How To Get Rid Of Lactic Acid After Exercise

By Yuri Elkaim, BPHE, CK, RHN

Whether you are running sprints, strength training, or biking up mountains, you have probably experienced that intense burn in your muscles. Any sort of physical activity involves a chemical reaction that takes place in your muscles. Oxygen converts to carbon dioxide, and glycogen is burned as an energy source. The more rapidly this reaction takes place, the more likely you are to have lactic acid build up in your muscles. So, just how do you get rid of lactic acid after exercise?

Understanding the process
Strength training is often an anaerobic training method, meaning your do not recruit much oxygen during your training session.  Lack of oxygen intake allows carbon dioxide to build up because there is nothing coming in to push it out. Your muscles become overwhelmed with carbon dioxide, and produce lactic acid as a side effect.

Lactic acid build up isn’t limited to strength training. It can occur in any method of exercise that takes exhaustive measures and requires complete exertion.  Oxygen depravity causes lactic acid to build up quicker than your body can remove it.

Aerobic activity produces short bursts of energy, lasting no more than a few minutes, before the lactate threshold is reached and it begins to build up in the blood stream. This threshold is reached between 50 and 80% of your VO2 max.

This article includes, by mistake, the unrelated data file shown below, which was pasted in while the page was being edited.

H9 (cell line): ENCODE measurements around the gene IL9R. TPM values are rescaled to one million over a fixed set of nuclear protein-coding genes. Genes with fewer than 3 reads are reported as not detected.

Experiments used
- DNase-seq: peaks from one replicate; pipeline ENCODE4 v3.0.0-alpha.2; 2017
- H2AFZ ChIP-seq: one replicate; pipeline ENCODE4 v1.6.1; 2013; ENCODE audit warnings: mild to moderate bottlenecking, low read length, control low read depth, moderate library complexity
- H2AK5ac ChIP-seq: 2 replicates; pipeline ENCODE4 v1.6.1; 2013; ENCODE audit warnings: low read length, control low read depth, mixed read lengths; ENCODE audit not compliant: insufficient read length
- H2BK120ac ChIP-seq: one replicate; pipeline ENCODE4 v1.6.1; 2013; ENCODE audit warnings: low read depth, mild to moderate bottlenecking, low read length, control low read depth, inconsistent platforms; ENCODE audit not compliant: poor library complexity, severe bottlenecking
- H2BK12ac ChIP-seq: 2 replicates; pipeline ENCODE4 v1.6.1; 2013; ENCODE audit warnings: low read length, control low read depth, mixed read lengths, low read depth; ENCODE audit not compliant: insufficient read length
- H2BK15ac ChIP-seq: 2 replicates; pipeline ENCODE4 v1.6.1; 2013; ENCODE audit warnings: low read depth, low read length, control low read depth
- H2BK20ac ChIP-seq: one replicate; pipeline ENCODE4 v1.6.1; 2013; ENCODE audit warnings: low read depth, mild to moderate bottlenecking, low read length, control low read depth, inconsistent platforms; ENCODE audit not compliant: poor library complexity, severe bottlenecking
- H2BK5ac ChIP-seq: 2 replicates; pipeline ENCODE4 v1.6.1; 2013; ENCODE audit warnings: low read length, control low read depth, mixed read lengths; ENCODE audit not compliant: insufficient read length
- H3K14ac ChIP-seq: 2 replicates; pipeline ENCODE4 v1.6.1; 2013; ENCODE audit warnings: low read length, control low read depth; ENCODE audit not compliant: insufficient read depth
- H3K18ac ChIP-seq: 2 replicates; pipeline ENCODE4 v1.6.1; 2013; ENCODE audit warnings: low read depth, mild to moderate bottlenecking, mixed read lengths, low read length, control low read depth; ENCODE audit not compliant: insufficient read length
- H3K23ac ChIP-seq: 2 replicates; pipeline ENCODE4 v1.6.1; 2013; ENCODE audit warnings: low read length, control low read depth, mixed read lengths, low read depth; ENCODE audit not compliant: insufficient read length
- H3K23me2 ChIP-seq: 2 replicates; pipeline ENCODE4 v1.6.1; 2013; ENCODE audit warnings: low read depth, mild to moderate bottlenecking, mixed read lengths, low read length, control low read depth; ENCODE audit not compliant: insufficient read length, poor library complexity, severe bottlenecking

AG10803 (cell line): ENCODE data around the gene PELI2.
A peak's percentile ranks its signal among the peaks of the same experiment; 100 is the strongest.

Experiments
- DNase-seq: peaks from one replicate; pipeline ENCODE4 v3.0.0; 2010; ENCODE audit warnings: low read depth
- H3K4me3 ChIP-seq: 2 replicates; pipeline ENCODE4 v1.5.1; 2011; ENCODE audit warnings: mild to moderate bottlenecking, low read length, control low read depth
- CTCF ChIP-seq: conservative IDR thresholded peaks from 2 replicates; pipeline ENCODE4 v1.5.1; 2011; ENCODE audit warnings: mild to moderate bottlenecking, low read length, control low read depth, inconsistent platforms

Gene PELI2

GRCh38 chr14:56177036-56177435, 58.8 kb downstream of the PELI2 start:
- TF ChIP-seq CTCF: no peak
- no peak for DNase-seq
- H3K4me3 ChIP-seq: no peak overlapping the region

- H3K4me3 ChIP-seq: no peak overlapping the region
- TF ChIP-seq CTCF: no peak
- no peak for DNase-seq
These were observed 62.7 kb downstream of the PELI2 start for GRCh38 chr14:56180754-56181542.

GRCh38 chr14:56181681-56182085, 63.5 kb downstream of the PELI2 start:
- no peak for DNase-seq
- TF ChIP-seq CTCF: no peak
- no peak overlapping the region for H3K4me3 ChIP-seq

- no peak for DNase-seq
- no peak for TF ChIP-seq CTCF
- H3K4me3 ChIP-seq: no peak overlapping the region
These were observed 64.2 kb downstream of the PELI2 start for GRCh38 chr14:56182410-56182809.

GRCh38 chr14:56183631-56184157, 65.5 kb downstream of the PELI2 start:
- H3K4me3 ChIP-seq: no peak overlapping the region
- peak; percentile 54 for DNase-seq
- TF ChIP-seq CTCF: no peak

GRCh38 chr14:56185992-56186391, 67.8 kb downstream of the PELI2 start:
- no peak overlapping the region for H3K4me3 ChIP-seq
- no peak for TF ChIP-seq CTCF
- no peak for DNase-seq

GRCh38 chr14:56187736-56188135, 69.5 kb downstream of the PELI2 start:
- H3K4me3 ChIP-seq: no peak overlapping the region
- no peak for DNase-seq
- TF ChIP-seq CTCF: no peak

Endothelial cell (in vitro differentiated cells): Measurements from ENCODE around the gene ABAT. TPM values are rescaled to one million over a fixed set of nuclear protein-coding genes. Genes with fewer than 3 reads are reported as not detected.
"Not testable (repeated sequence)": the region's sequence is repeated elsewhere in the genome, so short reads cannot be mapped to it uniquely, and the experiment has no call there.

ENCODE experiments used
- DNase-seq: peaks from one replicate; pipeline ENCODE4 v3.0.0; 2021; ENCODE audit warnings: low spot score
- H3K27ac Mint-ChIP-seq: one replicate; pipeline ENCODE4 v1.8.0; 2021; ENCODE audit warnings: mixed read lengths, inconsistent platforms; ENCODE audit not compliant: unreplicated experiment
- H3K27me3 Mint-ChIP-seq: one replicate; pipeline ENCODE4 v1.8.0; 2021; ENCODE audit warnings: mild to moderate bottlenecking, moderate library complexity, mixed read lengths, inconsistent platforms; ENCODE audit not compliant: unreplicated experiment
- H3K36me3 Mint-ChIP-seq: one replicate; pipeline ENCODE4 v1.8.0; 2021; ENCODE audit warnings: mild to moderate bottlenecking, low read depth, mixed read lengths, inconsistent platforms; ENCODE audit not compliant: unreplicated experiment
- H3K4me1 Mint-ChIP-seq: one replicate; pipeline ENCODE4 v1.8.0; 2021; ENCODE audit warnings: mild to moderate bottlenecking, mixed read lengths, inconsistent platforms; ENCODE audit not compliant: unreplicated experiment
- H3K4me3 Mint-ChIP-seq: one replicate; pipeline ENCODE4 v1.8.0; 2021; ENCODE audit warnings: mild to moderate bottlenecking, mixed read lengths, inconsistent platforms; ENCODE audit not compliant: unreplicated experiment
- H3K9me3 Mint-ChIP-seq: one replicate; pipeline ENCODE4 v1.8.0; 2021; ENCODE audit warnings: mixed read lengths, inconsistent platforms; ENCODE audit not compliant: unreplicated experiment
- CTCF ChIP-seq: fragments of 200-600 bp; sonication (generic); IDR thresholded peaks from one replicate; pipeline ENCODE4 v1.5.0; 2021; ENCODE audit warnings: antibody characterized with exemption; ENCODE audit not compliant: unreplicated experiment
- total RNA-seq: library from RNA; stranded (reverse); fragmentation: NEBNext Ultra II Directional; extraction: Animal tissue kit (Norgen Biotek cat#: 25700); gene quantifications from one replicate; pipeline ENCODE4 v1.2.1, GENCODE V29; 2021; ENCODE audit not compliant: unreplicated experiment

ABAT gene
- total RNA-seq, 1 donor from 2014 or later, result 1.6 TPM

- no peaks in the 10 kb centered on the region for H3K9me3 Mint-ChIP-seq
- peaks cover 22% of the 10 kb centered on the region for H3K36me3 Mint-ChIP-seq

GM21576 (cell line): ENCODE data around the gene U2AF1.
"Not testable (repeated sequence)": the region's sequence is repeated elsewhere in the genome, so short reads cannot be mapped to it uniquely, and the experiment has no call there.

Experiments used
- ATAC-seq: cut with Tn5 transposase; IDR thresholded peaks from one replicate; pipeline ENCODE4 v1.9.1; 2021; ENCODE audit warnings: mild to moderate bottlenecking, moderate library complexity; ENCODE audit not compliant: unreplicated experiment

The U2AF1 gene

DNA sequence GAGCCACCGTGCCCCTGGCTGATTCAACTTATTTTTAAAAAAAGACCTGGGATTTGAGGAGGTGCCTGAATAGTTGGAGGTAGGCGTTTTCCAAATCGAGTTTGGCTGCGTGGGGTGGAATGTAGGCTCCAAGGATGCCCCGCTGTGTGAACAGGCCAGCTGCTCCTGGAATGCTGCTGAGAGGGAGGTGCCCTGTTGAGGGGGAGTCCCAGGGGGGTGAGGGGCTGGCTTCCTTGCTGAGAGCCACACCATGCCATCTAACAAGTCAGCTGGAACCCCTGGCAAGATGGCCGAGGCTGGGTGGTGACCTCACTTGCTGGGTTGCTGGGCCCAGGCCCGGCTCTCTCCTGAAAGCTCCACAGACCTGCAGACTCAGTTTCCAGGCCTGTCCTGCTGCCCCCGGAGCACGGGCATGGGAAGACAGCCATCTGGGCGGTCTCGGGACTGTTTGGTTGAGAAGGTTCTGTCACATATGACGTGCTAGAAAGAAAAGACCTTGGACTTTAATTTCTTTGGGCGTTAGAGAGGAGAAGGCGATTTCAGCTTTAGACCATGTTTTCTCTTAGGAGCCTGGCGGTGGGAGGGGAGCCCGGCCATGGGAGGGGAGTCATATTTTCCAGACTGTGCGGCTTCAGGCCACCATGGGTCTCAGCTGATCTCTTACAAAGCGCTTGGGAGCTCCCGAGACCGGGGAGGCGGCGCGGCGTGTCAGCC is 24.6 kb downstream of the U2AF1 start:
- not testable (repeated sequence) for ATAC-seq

Decoding lactic acid myths
The burn caused from lactic acid build up is often associated with muscle fatigue and failure. Muscles fail because they have depleted glycogen stores.  Lactic acid has been proven to actually help muscles sustain movement when muscles reach points of fatigue.

The pain felt for days after a workout has nothing to do with lactic acid. It is actually dispersed rapidly and rendered incapable of causing lasting pain and discomfort. Delayed onset muscle soreness, of DOMS, is closely related to the tiny tears caused in your muscles when stress is put on them.

The best way to decrease DOMS is through continued light movement, static stretching, and proper post-workout nutrition.

Working through your lactate threshold
Lactate threshold training will improve your performance times in endurance sports. The program is designed to increase the intensity at which your lactate threshold occurs.  Though the lactic acid does not directly relate to fatigue, a build up in the blood stream is a good indicator that you are reaching the point of exhaustion.

The best method for lactate threshold training is through interval training or tempo training. Perform this type of training 2 times per week for 10-minute intervals. You should perform at or above your lactate threshold, which is typically 85% to 95% of your maximum heart rate.

Perform 3 to 5 intervals for 10 mints, while resting 2 to 3 minutes between each interval. You can also perform continuous lactate threshold training by training for a single 20 to 30 minute session at 95% intensity.


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